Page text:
A monument to Soviet state founder Vladimir Lenin is pictured decorated by with traditional Ukrainian clothing in Zaporizhia, October 4, 2014.
Reuters

On a leafy street in the Ukrainian capital, just steps from the ornate building that houses the country’s parliament, sits what is perhaps the nation’s most powerful weapon in its protracted battle of ideas with Russia. There, tucked away in a once beautiful tsarist-era building, are the offices of the Ukrainian National Memory Institute. It is a tiny government agency with a massive mandate: to counter decades of Russian intellectual disinformation.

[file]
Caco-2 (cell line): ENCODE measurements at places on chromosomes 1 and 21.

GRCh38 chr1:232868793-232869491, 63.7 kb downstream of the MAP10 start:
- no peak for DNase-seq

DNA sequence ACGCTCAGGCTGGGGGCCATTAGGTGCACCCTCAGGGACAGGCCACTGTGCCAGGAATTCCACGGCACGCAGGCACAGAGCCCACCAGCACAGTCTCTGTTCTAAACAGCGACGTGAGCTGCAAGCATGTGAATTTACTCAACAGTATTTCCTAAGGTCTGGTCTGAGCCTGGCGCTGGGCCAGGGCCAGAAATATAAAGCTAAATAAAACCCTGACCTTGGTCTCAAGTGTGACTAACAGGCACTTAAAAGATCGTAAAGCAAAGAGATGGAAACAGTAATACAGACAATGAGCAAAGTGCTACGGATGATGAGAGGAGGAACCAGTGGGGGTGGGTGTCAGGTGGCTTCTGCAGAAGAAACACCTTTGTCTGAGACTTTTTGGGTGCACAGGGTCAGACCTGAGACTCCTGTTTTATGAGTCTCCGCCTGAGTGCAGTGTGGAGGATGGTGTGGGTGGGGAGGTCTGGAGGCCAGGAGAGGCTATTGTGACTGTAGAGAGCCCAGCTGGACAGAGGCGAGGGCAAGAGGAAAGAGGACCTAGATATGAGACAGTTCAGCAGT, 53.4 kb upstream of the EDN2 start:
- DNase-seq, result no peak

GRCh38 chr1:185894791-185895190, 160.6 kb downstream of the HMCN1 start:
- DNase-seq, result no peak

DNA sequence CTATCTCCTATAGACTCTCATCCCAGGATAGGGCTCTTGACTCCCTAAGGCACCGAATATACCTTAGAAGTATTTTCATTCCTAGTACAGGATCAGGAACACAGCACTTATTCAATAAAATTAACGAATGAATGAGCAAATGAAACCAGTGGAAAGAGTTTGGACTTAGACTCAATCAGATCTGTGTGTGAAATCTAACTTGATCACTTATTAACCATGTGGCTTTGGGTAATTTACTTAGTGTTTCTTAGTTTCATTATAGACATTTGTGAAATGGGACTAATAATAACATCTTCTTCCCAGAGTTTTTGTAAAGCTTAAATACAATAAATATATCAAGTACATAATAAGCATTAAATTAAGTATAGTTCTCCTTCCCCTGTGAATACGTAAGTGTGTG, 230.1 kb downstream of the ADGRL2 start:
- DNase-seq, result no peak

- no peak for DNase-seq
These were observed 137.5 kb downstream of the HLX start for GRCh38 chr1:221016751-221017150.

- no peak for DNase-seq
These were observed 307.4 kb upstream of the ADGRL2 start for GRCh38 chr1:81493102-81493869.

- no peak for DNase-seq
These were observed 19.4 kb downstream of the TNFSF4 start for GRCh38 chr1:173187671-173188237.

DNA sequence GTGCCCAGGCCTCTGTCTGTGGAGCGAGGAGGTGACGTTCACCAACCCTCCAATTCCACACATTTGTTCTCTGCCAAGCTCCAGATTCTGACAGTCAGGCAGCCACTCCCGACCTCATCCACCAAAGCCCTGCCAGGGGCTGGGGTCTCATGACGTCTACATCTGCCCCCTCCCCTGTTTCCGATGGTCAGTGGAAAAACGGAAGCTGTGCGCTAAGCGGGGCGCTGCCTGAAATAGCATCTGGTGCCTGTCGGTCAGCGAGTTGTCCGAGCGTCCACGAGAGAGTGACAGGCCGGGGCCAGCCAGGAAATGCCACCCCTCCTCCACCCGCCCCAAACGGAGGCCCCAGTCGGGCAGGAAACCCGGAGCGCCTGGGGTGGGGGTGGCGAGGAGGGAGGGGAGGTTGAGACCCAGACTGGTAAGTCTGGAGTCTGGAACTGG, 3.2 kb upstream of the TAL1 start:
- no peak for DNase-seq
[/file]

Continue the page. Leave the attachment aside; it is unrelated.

Officially, the institute’s mission is to help Ukraine overcome the legacy of totalitarianism endemic to former communist regimes. The goal is an essential one, since the Soviet Union rewrote the national history of its constituent parts during the decades of the Cold War. In doing so, it suppressed the national identities and subverted the rich cultures of the countries it dominated. Reclaiming the national narrative has therefore been a key priority in many post-Soviet states; in Poland, Romania, and elsewhere, a growing coalition of like-minded groups has taken up the mission of remembrance.

But Ukraine’s National Memory Institute is unique, because it is carrying out its work in a country that now finds itself once again at war with Russia. The past year and a

To read the full article

  • ILAN BERMAN is Vice President of the American Foreign Policy Council in Washington, D.C.
  • More By Ilan Berman